Puget Sound Institute to Host Scientific Forum on Low-Oxygen Problem
July 22, 2022
A UW Tacoma research group will bring together scientists from around the region to build consensus on solutions to a vexing and harmful water quality issue.
(Image above: The “tomato soup” color in waters near Edmonds was produced by a dinoflagellate called Noctiluca scintillans, one of many types of algae that can grow rapidly in the presence of excess nitrogen and sunlight. Photo (2013): Jeri Cusimano via Wash. Department of Ecology (CC BY-NC 2.0) https://www.flickr.com/photos/ecologywa/8744775119)
For decades, researchers have been advancing their understanding of what causes the harmful and sometimes deadly low-oxygen problems afflicting some areas of Puget Sound. Computer models have been developed to replicate conditions and point the way to possible solutions.
Experts generally agree that excess nitrogen flowing into Puget Sound contributes to the low-oxygen conditions. What is needed now, some argue, is a stronger regionwide consensus around solutions to the problem. That could mean coming to terms with research findings, understanding the strengths and weaknesses of the models, and figuring out the most effective ways of reducing nitrogen sources.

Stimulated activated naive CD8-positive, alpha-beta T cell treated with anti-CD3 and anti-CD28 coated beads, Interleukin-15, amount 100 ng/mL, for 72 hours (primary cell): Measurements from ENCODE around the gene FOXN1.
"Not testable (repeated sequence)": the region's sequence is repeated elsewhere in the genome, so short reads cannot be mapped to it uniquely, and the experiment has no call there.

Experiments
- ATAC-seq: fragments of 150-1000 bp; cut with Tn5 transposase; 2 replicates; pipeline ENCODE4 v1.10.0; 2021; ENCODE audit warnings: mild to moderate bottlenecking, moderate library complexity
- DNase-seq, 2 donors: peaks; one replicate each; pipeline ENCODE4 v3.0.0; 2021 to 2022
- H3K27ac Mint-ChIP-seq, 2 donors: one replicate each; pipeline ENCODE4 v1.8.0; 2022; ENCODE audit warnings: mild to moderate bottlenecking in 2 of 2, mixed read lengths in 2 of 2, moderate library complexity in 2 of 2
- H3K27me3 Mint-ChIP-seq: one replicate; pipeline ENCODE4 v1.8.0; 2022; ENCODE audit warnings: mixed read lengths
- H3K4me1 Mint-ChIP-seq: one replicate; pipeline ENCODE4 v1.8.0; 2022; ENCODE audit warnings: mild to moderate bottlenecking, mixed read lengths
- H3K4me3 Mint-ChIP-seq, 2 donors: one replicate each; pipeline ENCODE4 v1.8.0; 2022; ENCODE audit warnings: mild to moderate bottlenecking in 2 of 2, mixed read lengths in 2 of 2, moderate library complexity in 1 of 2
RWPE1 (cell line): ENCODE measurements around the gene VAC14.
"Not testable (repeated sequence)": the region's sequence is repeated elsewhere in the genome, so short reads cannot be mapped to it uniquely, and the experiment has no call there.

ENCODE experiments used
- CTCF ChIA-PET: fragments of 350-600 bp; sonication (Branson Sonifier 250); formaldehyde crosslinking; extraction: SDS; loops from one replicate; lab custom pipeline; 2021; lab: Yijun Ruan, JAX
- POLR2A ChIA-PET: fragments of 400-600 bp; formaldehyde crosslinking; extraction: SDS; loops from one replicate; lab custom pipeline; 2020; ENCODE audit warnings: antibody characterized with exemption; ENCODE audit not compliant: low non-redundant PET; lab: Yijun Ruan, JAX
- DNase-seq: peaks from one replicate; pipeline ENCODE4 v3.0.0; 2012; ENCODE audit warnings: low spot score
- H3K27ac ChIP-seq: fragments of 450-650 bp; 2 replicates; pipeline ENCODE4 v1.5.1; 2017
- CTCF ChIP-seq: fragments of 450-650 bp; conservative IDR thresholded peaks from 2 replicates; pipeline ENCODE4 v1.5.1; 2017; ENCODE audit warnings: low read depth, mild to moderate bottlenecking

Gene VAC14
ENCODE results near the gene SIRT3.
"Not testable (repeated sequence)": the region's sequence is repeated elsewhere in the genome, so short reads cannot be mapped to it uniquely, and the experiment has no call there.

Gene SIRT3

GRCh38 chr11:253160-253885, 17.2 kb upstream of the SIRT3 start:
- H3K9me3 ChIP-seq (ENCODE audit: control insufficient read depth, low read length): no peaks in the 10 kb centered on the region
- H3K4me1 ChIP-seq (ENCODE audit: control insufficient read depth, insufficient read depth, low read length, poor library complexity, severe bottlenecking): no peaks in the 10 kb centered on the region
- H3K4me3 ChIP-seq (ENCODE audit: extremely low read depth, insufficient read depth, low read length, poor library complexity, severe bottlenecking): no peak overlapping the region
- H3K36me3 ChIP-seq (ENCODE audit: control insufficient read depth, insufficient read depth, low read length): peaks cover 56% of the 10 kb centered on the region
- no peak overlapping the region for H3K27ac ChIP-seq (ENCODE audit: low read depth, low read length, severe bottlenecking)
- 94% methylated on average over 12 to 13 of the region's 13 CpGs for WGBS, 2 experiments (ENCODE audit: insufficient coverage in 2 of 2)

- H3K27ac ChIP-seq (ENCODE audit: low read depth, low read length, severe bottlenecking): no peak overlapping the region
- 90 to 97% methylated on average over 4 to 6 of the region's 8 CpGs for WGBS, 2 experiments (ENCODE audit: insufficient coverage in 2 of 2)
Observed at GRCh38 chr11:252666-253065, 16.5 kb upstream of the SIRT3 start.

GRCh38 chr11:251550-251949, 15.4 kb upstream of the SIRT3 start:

Expanding the discussion to all interested parties is the thinking behind a series of 10 workshops, coordinated by the Puget Sound Institute (PSI), that will begin on Tuesday, July 26, and continue into next year. The workshops will build on previous discussions, such as the Washington Department of Ecology’s Nutrient Forum and a forthcoming Marine Water Quality Implementation Strategy that will help focus actions for Puget Sound restoration, said Stefano Mazzilli, senior scientist at PSI who is leading the discussions.
“We are focused on the scientific uncertainties that regional collaboration can advance in the next year,” Mazzilli said, adding that modeling may support immediate as well as long-term recovery actions, as the effort builds confidence in the environmental benefits of various options.
PSI is an independent group within the University of Washington, providing analysis, research and communication about Puget Sound protection and restoration.
Ryan Berry, PDC alum of PDC Lean Six Sigma Green and Black Belt and Project Management courses, found transformational cultural change at his workplace through the implementation of the knowledge he gained through professional development at UW Tacoma.